The same actors and dynamics between them who lead to SLS's creation years ago are still in place. They will be till 2017. No one new has been elected who has the power to kill SLS. It is also logical to assume that people will continue to act in the same way as they have been previously. I doubt Sen. Shely is going to wake up one morning and think "wow I have made a terrible mistake".
Title: Re: SLS manifest targets Europa and Mars Sample Return missions
Post by: Coastal Ron on 12/08/2014 06:29 am
Gifted the launcher means that HSF picks up the tab or part of it for that particular SLS and SMD isn't stuck with paying for all of it. They are both part of NASA therefor its not a problem legally.

Yes, I said as much previously.

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They made deals like this with probes and the Shuttle a number of times. There was a while where the cost charged for a Shuttle launch was the marginal cost of the flight rather than picking up the proportional total systems cost.

I doubt they shifted the full amount over though, since at the time NASA really didn't keep track of Shuttle costs.  Regardless, it doesn't matter how much they shift around, it still comes out of NASA's overall budget - and so far the budget has not been increased to account for flying the SLS operationally.

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Lets just for the sake of argument and say that SLS is useless (its not of course). The F-35 needs two types of engines right? That is a billion dollar program which is happily cranking along with no real use. Lack of a need has never stood in the way of politics.

The F-35 is a deterrence system, just like virtually every other weapon system our military has.  And so far Congress has indeed agreed with the need for the F-35 and they have provided the funding to make the F-35 operational.  Congress so far has not approved any funds for operational flights of the SLS.

How does this missions like Europa?

For the program manager it creates uncertainty.  Will the unique launch vehicle that I am committing to be there when I need it?

But the SLS has been approved (so far) for development, why wouldn't it be there for operational use?  If not enough users are identified and funded, then Congress could decide to mothball or cancel the program.  And potential users know this.  But that level of uncertainty doesn't happen if they go with an EELV.  Program managers have to weigh those odds when making their choices.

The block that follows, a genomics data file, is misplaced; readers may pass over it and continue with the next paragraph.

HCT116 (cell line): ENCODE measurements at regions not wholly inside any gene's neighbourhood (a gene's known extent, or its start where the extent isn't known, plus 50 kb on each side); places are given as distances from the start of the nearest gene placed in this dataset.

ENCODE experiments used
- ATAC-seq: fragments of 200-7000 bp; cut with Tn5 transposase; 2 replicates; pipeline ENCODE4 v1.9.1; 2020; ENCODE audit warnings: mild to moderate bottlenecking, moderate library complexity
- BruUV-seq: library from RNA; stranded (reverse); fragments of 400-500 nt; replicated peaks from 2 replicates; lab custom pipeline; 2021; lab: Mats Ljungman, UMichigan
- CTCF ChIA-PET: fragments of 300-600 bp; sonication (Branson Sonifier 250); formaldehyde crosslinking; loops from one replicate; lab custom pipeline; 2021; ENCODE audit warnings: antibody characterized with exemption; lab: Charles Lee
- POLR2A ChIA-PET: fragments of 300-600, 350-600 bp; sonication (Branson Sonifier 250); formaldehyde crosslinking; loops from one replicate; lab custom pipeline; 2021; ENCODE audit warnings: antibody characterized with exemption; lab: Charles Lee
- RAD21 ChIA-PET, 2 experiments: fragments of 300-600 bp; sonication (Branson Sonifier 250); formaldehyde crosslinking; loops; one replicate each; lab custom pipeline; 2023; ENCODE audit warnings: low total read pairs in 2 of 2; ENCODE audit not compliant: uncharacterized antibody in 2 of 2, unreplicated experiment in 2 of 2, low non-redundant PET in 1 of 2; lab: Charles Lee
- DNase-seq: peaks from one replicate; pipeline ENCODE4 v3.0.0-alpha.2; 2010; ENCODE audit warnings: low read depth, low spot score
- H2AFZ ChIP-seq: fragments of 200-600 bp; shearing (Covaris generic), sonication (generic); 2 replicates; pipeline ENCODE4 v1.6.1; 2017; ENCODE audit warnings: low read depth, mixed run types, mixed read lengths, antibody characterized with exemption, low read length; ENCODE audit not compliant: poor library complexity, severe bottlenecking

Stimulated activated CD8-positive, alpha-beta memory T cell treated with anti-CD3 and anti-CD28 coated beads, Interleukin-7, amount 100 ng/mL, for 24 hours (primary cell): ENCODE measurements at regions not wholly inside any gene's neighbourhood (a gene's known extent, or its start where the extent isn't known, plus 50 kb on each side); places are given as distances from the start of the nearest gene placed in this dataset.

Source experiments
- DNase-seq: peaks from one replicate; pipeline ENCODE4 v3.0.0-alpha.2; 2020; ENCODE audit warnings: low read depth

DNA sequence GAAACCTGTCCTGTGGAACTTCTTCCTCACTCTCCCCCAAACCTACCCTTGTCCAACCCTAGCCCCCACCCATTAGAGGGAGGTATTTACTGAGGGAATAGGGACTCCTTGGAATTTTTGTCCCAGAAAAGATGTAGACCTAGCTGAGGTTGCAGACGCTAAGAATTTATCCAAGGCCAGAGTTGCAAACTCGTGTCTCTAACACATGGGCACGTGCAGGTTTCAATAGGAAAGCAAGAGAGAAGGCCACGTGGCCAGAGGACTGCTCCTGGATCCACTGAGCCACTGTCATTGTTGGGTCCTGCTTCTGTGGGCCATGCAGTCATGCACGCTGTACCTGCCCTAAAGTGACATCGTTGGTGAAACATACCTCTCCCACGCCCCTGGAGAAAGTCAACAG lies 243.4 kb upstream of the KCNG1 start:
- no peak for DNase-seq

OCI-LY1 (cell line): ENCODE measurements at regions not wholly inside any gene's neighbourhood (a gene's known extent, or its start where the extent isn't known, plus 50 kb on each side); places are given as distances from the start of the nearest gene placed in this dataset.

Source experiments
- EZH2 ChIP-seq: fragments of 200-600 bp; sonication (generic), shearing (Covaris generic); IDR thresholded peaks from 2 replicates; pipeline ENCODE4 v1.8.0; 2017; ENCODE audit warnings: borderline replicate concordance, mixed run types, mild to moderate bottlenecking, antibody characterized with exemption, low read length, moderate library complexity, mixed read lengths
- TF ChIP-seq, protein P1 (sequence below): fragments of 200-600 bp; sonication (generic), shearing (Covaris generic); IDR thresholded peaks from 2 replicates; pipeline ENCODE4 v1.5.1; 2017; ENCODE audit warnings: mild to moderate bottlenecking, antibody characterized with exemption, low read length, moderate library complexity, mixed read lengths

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Yes, when SLS launches in 2018 it be a full up flight. There will be no battleship stages on it. It will fling Orion out beyond LEO.

The 2018 flight will be using the interim upper stage, so no it's not the first full-up flight.

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The same actors and dynamics between them who lead to SLS's creation years ago are still in place. They will be till 2017. No one new has been elected who has the power to kill SLS. It is also logical to assume that people will continue to act in the same way as they have been previously. I doubt Sen. Shely is going to wake up one morning and think "wow I have made a terrible mistake".

You are right, for the next two years the political status quo will be the same.  But remember that not everyone on the Republican side likes the SLS, and so far the only funding has been for development, not operational use.  Shelby and other SLS supporters have to fight a whole new battle to fund both the once-per-year operational SLS flights, AND the funding for the missions and payloads those SLS will fly.  So far that has not been debated, and every year that goes by raises the cost of those programs (i.e. they are already late in funding missions that launch in 2021).  Plus there will be a new President in two years, and they may not support the SLS anymore than Obama has, and possibly even less.

For me though, as it usually is in politics, you have to watch the flow of money.  If it doesn't materialize to use the SLS, it will be cancelled.  If it does materialize, it won't.  Pretty simple.